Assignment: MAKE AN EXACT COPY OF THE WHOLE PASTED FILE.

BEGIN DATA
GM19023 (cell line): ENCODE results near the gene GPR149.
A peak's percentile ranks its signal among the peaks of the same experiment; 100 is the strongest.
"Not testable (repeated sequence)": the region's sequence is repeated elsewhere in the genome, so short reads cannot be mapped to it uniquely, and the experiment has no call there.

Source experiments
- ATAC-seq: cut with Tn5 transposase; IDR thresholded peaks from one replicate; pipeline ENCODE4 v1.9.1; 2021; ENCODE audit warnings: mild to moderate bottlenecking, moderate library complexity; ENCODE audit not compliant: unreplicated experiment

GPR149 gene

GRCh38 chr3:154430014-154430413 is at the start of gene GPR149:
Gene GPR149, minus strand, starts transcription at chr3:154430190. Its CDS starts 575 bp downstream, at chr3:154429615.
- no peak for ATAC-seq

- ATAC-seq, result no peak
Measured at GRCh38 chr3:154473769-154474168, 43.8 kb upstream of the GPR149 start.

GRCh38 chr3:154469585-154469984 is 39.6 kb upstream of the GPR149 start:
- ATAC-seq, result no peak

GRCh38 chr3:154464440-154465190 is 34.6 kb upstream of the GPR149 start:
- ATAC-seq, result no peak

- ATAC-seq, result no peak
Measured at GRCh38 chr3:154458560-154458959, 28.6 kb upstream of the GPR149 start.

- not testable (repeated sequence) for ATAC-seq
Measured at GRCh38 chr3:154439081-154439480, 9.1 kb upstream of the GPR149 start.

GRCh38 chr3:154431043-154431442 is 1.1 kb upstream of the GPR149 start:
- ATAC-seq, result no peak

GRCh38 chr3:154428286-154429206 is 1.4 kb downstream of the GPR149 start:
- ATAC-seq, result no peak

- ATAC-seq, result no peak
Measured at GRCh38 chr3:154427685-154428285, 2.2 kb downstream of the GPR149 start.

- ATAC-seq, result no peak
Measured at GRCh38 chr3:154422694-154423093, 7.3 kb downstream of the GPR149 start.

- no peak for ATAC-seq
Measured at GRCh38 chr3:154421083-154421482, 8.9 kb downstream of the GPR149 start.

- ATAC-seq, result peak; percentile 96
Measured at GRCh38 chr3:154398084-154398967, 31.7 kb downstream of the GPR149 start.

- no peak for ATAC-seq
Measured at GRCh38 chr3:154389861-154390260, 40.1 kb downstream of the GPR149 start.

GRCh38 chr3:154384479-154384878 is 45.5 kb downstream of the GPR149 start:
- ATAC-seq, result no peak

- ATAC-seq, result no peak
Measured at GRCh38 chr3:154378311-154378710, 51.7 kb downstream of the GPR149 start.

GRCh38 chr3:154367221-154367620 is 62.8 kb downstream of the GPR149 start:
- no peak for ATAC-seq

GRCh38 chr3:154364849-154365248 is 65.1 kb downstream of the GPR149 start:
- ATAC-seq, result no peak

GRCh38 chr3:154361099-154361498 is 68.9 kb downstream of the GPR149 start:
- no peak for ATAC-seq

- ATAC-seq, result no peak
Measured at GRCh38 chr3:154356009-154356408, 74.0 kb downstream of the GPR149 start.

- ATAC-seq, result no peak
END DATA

GM19023 (cell line): ENCODE results near the gene GPR149.
A peak's percentile ranks its signal among the peaks of the same experiment; 100 is the strongest.
"Not testable (repeated sequence)": the region's sequence is repeated elsewhere in the genome, so short reads cannot be mapped to it uniquely, and the experiment has no call there.

Source experiments
- ATAC-seq: cut with Tn5 transposase; IDR thresholded peaks from one replicate; pipeline ENCODE4 v1.9.1; 2021; ENCODE audit warnings: mild to moderate bottlenecking, moderate library complexity; ENCODE audit not compliant: unreplicated experiment

GPR149 gene

GRCh38 chr3:154430014-154430413 is at the start of gene GPR149:
Gene GPR149, minus strand, starts transcription at chr3:154430190. Its CDS starts 575 bp downstream, at chr3:154429615.
- no peak for ATAC-seq

- ATAC-seq, result no peak
Measured at GRCh38 chr3:154473769-154474168, 43.8 kb upstream of the GPR149 start.

GRCh38 chr3:154469585-154469984 is 39.6 kb upstream of the GPR149 start:
- ATAC-seq, result no peak

GRCh38 chr3:154464440-154465190 is 34.6 kb upstream of the GPR149 start:
- ATAC-seq, result no peak

- ATAC-seq, result no peak
Measured at GRCh38 chr3:154458560-154458959, 28.6 kb upstream of the GPR149 start.

- not testable (repeated sequence) for ATAC-seq
Measured at GRCh38 chr3:154439081-154439480, 9.1 kb upstream of the GPR149 start.

GRCh38 chr3:154431043-154431442 is 1.1 kb upstream of the GPR149 start:
- ATAC-seq, result no peak

GRCh38 chr3:154428286-154429206 is 1.4 kb downstream of the GPR149 start:
- ATAC-seq, result no peak

- ATAC-seq, result no peak
Measured at GRCh38 chr3:154427685-154428285, 2.2 kb downstream of the GPR149 start.

- ATAC-seq, result no peak
Measured at GRCh38 chr3:154422694-154423093, 7.3 kb downstream of the GPR149 start.

- no peak for ATAC-seq
Measured at GRCh38 chr3:154421083-154421482, 8.9 kb downstream of the GPR149 start.

- ATAC-seq, result peak; percentile 96
Measured at GRCh38 chr3:154398084-154398967, 31.7 kb downstream of the GPR149 start.

- no peak for ATAC-seq
Measured at GRCh38 chr3:154389861-154390260, 40.1 kb downstream of the GPR149 start.

GRCh38 chr3:154384479-154384878 is 45.5 kb downstream of the GPR149 start:
- ATAC-seq, result no peak

- ATAC-seq, result no peak
Measured at GRCh38 chr3:154378311-154378710, 51.7 kb downstream of the GPR149 start.

GRCh38 chr3:154367221-154367620 is 62.8 kb downstream of the GPR149 start:
- no peak for ATAC-seq

GRCh38 chr3:154364849-154365248 is 65.1 kb downstream of the GPR149 start:
- ATAC-seq, result no peak

GRCh38 chr3:154361099-154361498 is 68.9 kb downstream of the GPR149 start:
- no peak for ATAC-seq

- ATAC-seq, result no peak
Measured at GRCh38 chr3:154356009-154356408, 74.0 kb downstream of the GPR149 start.

- ATAC-seq, result no peak